November 24, 2000


We may be losing our old Republic as the courts and the lawyers hand the election to Al Gore, but – in the spirit of the holidays – let's look on the bright side: Republicans are getting radicalized. The whole nation saw, yesterday, a sight that I never thought I would live to see – Republicans, many of them in suits and ties, conducting a sit-in at the site of the Dade County election canvassing board. Oh, how Abbie Hoffman must be rolling over in his grave. Is that the spirit of Chicago in '68 hovering over us, the ghost of a national crisis past whose laughter rings eerily ironic?


It all started when the Dade County canvassers decided to take the ballot-counting out of public view, bar most of the media, and retire to a small side-room of the county administration building to count only the disputed ballots, rather than – as previously voted – recounting all of Dade County's returns in full public view. The Dade County canvassers had arbitrarily barred the public and the media from most of its deliberations, and this latest ploy was the last straw for Republicans. As the Los Angeles Times put it:

"The stunning flip-flop that changed the momentum of the presidential race Wednesday came after a horde of shouting, shoving protesters – many wearing suits and ties – stormed an upper floor of a downtown skyscraper here. An elections department receptionist fled her desk in panic as angry Republicans pounded on the door. Nearby, a cordon of police guarded the county Democratic Party chairman. With mayhem breaking out all around, the besieged elections chief, David Leahy, switched off the vote counting machines."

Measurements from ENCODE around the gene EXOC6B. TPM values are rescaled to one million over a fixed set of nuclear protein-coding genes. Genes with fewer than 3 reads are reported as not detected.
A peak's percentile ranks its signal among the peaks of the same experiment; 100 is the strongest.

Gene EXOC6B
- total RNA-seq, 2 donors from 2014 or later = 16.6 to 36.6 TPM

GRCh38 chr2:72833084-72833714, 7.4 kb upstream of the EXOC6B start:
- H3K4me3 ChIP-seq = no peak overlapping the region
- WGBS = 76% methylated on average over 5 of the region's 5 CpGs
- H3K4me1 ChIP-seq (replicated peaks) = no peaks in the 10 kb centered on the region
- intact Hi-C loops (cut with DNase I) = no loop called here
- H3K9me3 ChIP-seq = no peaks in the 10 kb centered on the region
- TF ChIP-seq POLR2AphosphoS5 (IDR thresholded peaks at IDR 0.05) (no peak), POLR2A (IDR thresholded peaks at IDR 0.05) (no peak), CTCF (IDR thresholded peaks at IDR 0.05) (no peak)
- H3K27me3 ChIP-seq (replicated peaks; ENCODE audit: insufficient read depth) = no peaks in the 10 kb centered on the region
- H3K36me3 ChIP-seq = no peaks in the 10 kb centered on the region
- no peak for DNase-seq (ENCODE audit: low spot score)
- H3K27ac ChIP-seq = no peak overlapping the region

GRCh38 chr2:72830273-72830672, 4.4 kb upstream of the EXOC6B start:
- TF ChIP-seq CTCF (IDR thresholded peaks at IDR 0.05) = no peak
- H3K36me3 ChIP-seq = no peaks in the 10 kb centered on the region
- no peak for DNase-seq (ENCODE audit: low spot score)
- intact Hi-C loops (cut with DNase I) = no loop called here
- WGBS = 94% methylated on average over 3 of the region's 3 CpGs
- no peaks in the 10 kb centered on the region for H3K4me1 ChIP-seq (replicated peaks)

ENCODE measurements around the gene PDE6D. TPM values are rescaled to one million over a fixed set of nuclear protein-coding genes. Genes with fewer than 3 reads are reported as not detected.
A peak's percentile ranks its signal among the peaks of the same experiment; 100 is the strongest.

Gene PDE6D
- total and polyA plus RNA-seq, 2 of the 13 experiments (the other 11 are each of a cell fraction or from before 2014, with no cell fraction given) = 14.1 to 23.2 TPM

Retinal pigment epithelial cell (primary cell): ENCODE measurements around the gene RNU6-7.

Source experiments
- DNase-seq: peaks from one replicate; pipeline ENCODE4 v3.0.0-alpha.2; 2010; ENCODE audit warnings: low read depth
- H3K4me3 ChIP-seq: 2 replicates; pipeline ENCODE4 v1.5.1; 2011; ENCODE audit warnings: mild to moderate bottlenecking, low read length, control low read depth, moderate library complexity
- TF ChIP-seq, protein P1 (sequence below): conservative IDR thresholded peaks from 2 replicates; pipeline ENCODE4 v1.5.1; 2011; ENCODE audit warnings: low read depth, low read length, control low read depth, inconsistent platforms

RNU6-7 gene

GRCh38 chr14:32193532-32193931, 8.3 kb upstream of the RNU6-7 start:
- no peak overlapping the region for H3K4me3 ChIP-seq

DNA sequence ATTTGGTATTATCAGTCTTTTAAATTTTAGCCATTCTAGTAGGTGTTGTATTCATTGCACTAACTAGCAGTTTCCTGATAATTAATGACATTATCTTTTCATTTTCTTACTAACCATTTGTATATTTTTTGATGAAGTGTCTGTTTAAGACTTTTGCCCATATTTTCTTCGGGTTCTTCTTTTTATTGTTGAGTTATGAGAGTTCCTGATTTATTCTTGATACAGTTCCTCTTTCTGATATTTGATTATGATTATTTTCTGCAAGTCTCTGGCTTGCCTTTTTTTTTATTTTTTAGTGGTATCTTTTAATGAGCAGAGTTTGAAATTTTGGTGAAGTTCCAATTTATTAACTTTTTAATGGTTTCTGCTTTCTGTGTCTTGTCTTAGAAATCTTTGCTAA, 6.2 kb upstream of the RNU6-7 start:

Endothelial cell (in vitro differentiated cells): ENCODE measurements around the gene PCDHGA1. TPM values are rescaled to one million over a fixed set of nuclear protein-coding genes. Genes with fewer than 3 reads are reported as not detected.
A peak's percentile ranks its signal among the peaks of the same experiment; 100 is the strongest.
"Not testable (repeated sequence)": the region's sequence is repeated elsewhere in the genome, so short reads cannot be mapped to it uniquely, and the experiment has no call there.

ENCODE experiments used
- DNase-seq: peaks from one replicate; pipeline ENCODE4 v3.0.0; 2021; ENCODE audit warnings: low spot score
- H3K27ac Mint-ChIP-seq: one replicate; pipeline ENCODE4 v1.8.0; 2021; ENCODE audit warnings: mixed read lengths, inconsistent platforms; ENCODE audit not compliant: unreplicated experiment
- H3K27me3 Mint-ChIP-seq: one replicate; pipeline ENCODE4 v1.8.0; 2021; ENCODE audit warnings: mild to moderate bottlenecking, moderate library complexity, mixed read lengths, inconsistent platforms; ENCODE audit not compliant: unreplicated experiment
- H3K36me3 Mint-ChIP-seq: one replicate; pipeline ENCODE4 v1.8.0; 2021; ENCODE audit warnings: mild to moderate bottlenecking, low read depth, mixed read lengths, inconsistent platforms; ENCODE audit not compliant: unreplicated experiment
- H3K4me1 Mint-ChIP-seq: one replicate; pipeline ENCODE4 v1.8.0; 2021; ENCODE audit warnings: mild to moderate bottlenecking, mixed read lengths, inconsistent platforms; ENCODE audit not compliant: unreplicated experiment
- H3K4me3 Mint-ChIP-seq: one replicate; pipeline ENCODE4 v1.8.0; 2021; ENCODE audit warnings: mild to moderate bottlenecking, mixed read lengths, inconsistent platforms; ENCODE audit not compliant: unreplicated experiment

Dade County Democrats, never all that eager to go into the vote-manufacturing business at the behest of the Gore campaign, backed off and decided to stick to their original ruling: since they couldn't meet the Sunday deadline for a complete recount, they weren't going to conduct a recount at all. The scene in Dade County brings to mind – and this is a generational thing – that old New Left slogan so popular in Chicago during the riots that marked the 1968 Democratic Party convention: as cops beat the antiwar demonstrators to a bloody pulp the protesters would chant "The whole world is watching! The whole world is watching!" – their gleeful accusatory tone confident in the knowledge that the whole world was indeed watching, and what they saw wasn't very pretty.